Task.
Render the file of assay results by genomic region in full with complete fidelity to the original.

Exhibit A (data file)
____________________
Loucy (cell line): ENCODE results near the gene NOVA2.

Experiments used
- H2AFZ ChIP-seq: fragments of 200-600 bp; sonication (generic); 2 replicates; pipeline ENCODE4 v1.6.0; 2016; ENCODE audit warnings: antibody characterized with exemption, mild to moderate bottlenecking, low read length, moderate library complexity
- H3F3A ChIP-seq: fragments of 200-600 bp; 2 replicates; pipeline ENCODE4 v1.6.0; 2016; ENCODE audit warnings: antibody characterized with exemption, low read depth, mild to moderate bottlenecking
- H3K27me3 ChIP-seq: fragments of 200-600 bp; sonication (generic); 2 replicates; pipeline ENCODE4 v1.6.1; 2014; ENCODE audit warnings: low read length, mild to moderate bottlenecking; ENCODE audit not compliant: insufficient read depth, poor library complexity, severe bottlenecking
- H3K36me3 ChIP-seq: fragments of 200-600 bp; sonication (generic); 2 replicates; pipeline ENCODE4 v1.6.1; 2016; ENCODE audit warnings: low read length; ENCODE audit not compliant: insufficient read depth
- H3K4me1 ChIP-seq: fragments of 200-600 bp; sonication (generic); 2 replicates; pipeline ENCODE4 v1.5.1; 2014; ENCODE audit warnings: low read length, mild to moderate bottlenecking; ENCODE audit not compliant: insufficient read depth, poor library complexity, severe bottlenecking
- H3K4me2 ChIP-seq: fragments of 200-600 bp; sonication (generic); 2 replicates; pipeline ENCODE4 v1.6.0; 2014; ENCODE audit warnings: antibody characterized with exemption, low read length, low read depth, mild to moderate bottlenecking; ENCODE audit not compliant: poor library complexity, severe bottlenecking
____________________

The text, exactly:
Loucy (cell line): ENCODE results near the gene NOVA2.

Experiments used
- H2AFZ ChIP-seq: fragments of 200-600 bp; sonication (generic); 2 replicates; pipeline ENCODE4 v1.6.0; 2016; ENCODE audit warnings: antibody characterized with exemption, mild to moderate bottlenecking, low read length, moderate library complexity
- H3F3A ChIP-seq: fragments of 200-600 bp; 2 replicates; pipeline ENCODE4 v1.6.0; 2016; ENCODE audit warnings: antibody characterized with exemption, low read depth, mild to moderate bottlenecking
- H3K27me3 ChIP-seq: fragments of 200-600 bp; sonication (generic); 2 replicates; pipeline ENCODE4 v1.6.1; 2014; ENCODE audit warnings: low read length, mild to moderate bottlenecking; ENCODE audit not compliant: insufficient read depth, poor library complexity, severe bottlenecking
- H3K36me3 ChIP-seq: fragments of 200-600 bp; sonication (generic); 2 replicates; pipeline ENCODE4 v1.6.1; 2016; ENCODE audit warnings: low read length; ENCODE audit not compliant: insufficient read depth
- H3K4me1 ChIP-seq: fragments of 200-600 bp; sonication (generic); 2 replicates; pipeline ENCODE4 v1.5.1; 2014; ENCODE audit warnings: low read length, mild to moderate bottlenecking; ENCODE audit not compliant: insufficient read depth, poor library complexity, severe bottlenecking
- H3K4me2 ChIP-seq: fragments of 200-600 bp; sonication (generic); 2 replicates; pipeline ENCODE4 v1.6.0; 2014; ENCODE audit warnings: antibody characterized with exemption, low read length, low read depth, mild to moderate bottlenecking; ENCODE audit not compliant: poor library complexity, severe bottlenecking